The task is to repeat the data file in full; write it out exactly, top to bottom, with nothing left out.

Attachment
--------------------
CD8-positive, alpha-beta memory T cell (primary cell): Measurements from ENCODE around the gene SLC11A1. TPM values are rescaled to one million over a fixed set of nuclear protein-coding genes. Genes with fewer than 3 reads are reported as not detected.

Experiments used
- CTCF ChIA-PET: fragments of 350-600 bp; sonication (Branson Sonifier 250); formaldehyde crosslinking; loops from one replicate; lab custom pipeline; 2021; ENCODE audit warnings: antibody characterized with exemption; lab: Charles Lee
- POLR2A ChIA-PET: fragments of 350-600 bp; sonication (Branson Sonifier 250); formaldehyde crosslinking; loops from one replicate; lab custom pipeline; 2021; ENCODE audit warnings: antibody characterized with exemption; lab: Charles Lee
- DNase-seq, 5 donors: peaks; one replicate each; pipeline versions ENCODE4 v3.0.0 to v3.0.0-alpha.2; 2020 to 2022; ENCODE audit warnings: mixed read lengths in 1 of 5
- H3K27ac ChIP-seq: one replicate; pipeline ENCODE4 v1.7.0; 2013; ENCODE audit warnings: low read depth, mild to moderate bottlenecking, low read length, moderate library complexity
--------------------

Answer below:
CD8-positive, alpha-beta memory T cell (primary cell): Measurements from ENCODE around the gene SLC11A1. TPM values are rescaled to one million over a fixed set of nuclear protein-coding genes. Genes with fewer than 3 reads are reported as not detected.

Experiments used
- CTCF ChIA-PET: fragments of 350-600 bp; sonication (Branson Sonifier 250); formaldehyde crosslinking; loops from one replicate; lab custom pipeline; 2021; ENCODE audit warnings: antibody characterized with exemption; lab: Charles Lee
- POLR2A ChIA-PET: fragments of 350-600 bp; sonication (Branson Sonifier 250); formaldehyde crosslinking; loops from one replicate; lab custom pipeline; 2021; ENCODE audit warnings: antibody characterized with exemption; lab: Charles Lee
- DNase-seq, 5 donors: peaks; one replicate each; pipeline versions ENCODE4 v3.0.0 to v3.0.0-alpha.2; 2020 to 2022; ENCODE audit warnings: mixed read lengths in 1 of 5
- H3K27ac ChIP-seq: one replicate; pipeline ENCODE4 v1.7.0; 2013; ENCODE audit warnings: low read depth, mild to moderate bottlenecking, low read length, moderate library complexity